As a BI Manager
I want to understand what the common Agile Myths are
So that I know how to identify them when they are referenced
Over the years several myths have formed around Agile delivery. Here are some of the more popular ones:
- Agile is a silver bullet.
- Agile is anti-documentation.
- Agile is anti-planning.
- Agile is undisciplined.
- Agile requires a lot of rework.
- Agile is anti-architecture.
- Agile doesn’t scale.
Agile is a silver bullet
I wish this were true – but it isn’t. You can fail just as spectacularly on an Agile project as you can using any other traditional method. You’ll fail faster using Agile (due to the transparency and visibility it brings) but unfortunately it’s not a silver bullet or an excuse to stop thinking.
There’s nothing inherently magical about Agile. It basically says
Bring your development team and customer as close together as you can, give them what they need, and then get out of the way.
Now if you don’t have people that like being empowered, taking initiative, and getting things done, that’s a different problem. Agile just gives them permission to do their best work and be accountable for the results.
Agile is anti-documentation
Agile isn’t anti-documentation. A more accurate way to say it would be Agile doesn’t do documentation for documentation’s sake.
Documentation gets treated like any other deliverable on an Agile project. It gets estimated, sized, and prioritized like any other user story.
Where Agile pushes back on documentation is as a means of communication. Agile prefers face-to-face communication over relying on the written word.
Agile is anti-planning
Not sure where this one comes from. There’s actually a lot of planning that goes on in Agile projects.
You’ve got your:
- Daily planning with the 10 minute daily standups.
- Bi-weekly planning with the Iteration/Sprint Planning Meetings
- Release planning where team’s decide what to ship every three to four months.
But it wouldn’t be fair to say Agile is anti-planning. If anything it is anti-static planning. Meaning Agilist’s expect their plans to change and use tools like burndown charts to track and make these changes visible.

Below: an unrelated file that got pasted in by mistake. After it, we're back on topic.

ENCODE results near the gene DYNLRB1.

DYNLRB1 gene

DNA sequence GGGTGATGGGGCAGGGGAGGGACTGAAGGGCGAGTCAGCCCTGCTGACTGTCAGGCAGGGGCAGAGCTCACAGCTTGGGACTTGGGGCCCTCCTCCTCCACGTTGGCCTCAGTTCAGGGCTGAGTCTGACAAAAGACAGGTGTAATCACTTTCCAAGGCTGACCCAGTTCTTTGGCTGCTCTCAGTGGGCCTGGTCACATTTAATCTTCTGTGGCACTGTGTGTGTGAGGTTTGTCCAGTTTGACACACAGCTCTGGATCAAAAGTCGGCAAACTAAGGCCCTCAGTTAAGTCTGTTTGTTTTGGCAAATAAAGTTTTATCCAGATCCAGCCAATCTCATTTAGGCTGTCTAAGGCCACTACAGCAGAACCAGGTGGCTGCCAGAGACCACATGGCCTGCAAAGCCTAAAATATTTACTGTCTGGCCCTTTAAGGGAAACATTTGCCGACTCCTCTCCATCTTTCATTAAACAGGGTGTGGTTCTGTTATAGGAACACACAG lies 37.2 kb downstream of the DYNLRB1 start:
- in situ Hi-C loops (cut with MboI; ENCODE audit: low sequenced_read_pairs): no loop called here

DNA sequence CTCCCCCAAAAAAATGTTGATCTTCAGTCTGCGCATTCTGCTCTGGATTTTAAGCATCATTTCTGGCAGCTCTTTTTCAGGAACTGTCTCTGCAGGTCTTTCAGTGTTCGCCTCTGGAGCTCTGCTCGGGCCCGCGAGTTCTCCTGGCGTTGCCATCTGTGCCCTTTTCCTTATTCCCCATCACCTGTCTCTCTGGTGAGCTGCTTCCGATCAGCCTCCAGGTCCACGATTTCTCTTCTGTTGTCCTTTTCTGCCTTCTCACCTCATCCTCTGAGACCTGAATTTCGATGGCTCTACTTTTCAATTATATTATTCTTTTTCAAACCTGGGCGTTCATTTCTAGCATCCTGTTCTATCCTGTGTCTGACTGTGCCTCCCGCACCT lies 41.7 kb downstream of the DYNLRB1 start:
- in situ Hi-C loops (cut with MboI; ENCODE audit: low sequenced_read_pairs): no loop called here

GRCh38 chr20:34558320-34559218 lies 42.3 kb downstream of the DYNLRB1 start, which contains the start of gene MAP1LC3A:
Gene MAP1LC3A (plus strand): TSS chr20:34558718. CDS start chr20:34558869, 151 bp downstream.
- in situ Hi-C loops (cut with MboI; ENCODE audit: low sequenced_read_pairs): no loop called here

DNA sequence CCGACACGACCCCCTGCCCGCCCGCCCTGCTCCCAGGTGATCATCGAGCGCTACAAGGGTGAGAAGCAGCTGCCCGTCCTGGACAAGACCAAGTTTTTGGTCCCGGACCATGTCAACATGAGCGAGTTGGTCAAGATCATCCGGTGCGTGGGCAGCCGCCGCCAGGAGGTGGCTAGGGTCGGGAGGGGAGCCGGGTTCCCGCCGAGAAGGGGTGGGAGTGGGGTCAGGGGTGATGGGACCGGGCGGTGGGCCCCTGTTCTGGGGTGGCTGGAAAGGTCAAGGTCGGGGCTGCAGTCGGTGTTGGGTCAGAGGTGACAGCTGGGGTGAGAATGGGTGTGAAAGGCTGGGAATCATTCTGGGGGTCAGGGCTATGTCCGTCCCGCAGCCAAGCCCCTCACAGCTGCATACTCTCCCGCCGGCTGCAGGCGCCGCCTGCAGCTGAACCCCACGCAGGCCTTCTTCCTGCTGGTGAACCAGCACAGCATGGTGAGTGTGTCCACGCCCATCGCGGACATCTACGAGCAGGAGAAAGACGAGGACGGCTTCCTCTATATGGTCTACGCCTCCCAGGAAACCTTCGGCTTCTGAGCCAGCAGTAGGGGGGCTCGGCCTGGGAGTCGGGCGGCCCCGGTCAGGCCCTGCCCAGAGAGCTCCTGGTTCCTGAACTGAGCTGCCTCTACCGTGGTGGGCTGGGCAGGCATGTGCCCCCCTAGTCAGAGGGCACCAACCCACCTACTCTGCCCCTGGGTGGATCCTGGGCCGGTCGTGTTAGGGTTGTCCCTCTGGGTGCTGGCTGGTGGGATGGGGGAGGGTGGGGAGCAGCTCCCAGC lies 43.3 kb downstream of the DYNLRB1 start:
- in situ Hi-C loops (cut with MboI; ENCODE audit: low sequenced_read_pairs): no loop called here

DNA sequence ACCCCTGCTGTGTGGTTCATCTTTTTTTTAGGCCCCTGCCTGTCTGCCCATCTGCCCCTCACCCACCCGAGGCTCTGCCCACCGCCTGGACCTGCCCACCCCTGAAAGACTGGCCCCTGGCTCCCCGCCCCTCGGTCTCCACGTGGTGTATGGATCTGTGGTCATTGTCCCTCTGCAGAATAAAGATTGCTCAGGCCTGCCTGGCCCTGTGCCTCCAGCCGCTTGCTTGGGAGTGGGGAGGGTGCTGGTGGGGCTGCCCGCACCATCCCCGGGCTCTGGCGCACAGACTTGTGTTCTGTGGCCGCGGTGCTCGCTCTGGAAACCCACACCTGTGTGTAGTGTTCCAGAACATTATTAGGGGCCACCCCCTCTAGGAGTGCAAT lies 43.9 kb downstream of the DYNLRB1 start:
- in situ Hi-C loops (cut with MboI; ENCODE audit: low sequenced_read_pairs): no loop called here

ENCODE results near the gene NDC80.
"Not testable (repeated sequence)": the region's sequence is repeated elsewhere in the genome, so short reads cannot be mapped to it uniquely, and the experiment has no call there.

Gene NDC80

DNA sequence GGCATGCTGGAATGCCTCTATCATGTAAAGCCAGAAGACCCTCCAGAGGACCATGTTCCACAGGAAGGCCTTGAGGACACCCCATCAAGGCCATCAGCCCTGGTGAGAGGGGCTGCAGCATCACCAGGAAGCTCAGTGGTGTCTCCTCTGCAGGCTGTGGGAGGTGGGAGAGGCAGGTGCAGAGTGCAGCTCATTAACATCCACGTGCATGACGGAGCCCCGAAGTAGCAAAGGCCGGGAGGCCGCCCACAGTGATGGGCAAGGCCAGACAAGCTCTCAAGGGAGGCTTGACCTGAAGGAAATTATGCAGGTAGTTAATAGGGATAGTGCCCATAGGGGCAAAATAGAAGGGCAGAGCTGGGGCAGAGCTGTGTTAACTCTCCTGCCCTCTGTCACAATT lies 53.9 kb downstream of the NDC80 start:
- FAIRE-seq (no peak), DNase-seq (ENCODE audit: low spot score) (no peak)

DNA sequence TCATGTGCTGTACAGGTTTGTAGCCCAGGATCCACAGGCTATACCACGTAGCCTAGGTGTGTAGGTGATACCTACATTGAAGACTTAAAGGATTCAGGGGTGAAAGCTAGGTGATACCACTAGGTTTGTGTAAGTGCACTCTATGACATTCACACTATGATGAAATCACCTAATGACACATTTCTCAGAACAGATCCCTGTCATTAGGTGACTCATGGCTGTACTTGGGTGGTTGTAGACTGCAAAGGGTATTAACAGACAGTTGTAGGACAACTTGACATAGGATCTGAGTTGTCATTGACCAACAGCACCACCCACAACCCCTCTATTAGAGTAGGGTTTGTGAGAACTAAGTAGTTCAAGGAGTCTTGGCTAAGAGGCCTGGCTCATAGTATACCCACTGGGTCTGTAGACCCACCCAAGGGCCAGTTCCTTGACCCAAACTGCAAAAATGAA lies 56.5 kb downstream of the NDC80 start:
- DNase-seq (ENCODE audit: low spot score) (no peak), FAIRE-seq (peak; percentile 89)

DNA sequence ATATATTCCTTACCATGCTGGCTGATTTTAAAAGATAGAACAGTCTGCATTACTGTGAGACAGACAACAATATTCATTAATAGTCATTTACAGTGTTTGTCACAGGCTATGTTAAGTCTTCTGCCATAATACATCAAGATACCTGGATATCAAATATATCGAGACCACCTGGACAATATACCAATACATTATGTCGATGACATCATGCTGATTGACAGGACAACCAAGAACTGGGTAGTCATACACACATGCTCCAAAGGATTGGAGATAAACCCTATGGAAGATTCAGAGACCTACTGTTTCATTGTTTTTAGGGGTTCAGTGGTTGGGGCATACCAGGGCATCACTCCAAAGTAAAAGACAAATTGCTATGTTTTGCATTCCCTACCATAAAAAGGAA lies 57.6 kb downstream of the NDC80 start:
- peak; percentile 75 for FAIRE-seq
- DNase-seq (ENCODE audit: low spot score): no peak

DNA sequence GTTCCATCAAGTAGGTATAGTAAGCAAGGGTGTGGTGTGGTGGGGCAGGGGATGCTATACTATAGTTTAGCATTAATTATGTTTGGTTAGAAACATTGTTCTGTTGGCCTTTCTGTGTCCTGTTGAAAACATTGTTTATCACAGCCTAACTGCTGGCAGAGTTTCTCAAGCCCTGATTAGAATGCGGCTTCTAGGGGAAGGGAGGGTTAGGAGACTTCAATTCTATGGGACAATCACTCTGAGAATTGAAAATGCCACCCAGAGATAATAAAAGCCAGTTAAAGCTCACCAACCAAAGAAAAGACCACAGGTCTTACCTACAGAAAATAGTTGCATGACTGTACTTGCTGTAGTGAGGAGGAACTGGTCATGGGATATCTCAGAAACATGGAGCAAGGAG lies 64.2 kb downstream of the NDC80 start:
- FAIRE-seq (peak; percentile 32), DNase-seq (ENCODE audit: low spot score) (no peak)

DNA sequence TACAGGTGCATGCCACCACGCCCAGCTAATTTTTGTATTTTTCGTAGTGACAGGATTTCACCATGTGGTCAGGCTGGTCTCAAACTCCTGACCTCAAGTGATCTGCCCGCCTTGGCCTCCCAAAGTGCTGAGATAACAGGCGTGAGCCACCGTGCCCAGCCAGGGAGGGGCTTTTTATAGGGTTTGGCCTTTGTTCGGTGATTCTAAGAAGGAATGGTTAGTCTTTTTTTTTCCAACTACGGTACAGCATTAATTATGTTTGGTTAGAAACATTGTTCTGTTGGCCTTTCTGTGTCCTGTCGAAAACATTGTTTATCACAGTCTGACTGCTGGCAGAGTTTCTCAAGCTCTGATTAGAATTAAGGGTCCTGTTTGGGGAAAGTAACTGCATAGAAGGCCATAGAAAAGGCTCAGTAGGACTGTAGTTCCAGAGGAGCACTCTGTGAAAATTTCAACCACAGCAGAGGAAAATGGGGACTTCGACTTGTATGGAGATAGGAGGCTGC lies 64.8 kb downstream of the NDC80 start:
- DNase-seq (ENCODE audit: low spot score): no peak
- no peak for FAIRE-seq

Agile is undisciplined
When Agile started gaining popularity, its reputation suffered a bit from some teams taking the easy parts of Agile (like attending daily standups) but leaving out the hard (like upfront testing and regularly shipping production ready working software).
The truth is Agile is a very disciplined way of delivering software.
- You have to test.
- You have to get feedback.
- You have to regularly ship software.
- You have to change and update the plan.
- You have to deliver bad news early.
This isn’t easy stuff. It’s not for the faint of heart and requires a lot of hard work, courage, and discipline.
Agile requires a lot of rework
Rework comes in two forms on an Agile project. You’ve got the rework of requirements – customers discovering what they really want. And you’ve got the rework of the software – development teams discover better ways to design the software.
Both need to be balanced and tempered. Just as business can’t indefinitely keep changing their mind, development teams can’t forever keep redesigning the software. At some point we have to ship.
Agile deals with this tension by empowering both sides with the power to iterate, so long as they work within the project’s means.
Burndown charts play in big role in tracking how Agile project are doing. Just as tools like the Agile Inception Deck make sure everyone is on the same page with regards to time and money.
It’s a balancing act not unique to software delivery. Any creative work with a deadline (i.e. plays, movies making, or the publishing of daily papers) faces the same challenges.
The trick is to do the best work you can, with the time and resources you’ve got.
Agile is anti-architecture
Something we got really good at as an industry in the 1990’s was building big, complex, expensive, hard to maintain systems.
Agile pushed back on this over engineering by creating terms like YAGNI (You Aint Gonna Need It) to remind teams to keep things simple until proven otherwise.
That doesn’t mean Agile teams stop thinking, or don’t leverage previous experiences.
It’s more an attitude that the best way to build systems is to keep things simple, and only add the complexity when you need it.
Agile doesn’t scale
Agile scales like any other software delivery process. Not that well.
Look – scaling is hard. There is no easy way to magically coordinate, communicate, and keep large groups of people all moving in the same direction towards the same cause. It’s hard work.
The one thing Agile does bring to the conversation, is instead of looking for ways to scale up your project, look for ways to scale things down.
In other words, if we know we are really good at delivering with small, nimble, agile teams of ten, why don’t we structure our work that way. More on this here.
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